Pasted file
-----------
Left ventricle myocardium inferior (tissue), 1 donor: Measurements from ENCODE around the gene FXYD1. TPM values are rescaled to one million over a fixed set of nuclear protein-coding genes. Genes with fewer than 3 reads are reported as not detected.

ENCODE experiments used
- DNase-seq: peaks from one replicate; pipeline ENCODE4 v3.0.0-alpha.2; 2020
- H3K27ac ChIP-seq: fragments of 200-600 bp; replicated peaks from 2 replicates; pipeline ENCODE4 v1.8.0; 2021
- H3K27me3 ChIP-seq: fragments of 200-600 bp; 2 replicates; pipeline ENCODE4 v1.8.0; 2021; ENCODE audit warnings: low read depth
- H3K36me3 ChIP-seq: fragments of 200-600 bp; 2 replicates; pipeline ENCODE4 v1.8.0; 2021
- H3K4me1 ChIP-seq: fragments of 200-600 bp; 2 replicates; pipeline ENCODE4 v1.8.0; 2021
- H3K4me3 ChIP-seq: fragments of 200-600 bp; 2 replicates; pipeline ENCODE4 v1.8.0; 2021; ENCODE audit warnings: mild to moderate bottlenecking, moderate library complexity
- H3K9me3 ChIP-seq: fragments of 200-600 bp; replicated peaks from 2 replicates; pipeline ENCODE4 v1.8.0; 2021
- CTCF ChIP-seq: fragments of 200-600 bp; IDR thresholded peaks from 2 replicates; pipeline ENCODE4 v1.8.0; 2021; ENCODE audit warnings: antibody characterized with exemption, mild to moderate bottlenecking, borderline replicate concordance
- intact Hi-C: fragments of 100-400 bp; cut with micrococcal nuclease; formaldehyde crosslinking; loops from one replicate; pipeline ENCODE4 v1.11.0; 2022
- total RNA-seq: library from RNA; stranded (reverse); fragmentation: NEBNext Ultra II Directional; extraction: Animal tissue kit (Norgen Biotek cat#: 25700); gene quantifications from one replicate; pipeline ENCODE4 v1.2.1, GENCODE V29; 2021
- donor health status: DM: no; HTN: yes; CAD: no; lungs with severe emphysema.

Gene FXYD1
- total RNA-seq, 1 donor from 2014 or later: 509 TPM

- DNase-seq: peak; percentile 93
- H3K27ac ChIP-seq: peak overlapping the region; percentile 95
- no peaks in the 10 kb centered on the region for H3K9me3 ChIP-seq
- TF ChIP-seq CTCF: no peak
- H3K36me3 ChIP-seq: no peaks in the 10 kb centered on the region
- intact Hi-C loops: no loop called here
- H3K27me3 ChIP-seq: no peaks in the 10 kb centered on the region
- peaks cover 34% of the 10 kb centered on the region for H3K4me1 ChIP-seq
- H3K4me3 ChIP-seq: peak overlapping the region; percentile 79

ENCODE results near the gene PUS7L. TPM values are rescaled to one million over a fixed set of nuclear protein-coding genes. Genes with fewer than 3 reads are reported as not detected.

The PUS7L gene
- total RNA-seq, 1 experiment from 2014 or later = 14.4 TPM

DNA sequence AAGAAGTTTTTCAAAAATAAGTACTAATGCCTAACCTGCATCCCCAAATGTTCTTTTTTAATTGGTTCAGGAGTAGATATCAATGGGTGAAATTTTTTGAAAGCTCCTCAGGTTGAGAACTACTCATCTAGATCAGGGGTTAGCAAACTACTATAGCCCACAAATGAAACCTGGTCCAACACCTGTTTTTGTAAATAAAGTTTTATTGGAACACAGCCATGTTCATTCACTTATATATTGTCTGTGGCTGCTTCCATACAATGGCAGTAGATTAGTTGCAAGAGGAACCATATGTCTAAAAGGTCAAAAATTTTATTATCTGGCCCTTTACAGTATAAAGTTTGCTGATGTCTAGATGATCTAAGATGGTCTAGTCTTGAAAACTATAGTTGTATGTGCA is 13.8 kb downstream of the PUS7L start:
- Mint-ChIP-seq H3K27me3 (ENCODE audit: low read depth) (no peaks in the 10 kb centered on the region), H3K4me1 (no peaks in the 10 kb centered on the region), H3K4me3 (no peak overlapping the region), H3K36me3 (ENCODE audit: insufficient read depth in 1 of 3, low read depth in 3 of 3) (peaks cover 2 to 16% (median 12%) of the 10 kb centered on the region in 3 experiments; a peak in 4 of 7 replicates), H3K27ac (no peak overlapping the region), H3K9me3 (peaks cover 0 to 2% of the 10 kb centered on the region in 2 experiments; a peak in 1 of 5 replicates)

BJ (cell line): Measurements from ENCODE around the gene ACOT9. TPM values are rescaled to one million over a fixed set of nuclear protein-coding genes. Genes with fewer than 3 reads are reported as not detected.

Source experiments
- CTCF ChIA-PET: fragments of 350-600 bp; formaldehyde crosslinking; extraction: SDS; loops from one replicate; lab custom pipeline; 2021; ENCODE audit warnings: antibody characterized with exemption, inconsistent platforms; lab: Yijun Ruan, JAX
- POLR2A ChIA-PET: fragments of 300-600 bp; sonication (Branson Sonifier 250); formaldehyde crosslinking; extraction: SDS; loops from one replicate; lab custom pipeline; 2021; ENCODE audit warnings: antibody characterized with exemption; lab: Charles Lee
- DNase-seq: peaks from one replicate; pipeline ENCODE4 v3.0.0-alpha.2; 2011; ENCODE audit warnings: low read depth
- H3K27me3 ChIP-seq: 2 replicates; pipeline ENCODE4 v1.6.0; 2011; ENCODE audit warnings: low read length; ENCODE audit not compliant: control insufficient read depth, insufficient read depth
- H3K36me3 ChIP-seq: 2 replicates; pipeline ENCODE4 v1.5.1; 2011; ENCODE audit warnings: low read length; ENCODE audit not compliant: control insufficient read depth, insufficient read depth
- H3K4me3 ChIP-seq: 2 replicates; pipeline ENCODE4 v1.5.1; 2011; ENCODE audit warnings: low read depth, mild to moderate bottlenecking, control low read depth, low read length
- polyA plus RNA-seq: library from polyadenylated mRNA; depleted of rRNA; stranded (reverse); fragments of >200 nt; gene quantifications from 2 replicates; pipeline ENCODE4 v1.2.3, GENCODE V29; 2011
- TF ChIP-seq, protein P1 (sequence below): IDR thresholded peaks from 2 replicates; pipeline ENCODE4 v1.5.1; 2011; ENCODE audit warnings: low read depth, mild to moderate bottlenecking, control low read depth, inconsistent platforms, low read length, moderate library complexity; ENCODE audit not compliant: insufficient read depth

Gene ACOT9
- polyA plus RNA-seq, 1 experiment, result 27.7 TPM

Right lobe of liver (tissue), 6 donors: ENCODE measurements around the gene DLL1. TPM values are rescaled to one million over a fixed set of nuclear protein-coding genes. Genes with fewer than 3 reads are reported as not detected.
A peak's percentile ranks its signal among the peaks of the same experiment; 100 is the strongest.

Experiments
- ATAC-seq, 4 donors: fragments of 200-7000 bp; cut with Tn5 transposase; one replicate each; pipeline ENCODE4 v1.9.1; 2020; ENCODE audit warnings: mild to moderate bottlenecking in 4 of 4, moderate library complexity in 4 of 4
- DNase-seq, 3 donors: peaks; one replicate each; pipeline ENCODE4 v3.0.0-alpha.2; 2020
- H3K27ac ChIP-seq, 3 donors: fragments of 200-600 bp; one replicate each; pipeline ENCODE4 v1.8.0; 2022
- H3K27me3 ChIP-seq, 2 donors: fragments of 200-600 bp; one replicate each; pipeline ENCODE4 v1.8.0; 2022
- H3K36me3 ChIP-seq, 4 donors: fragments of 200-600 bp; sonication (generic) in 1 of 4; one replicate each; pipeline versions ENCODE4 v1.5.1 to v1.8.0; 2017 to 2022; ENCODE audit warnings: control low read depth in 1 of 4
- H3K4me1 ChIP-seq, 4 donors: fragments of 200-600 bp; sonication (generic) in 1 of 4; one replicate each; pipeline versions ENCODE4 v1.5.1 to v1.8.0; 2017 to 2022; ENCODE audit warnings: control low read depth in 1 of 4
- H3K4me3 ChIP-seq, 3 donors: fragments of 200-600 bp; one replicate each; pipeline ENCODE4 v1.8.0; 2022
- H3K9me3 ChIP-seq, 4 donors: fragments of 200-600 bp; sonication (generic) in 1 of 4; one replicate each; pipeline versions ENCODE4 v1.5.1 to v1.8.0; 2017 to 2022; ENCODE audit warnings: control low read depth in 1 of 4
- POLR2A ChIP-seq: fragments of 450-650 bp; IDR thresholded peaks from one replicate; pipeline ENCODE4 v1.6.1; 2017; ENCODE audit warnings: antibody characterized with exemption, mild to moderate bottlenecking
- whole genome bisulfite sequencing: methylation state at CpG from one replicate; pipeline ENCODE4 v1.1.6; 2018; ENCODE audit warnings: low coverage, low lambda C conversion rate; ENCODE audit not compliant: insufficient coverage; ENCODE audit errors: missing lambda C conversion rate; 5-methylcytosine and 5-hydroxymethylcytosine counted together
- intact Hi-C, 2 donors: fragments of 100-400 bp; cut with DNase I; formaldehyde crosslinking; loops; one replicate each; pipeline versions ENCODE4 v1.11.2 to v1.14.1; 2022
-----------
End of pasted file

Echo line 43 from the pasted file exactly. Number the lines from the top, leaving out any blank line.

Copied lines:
A peak's percentile ranks its signal among the peaks of the same experiment; 100 is the strongest.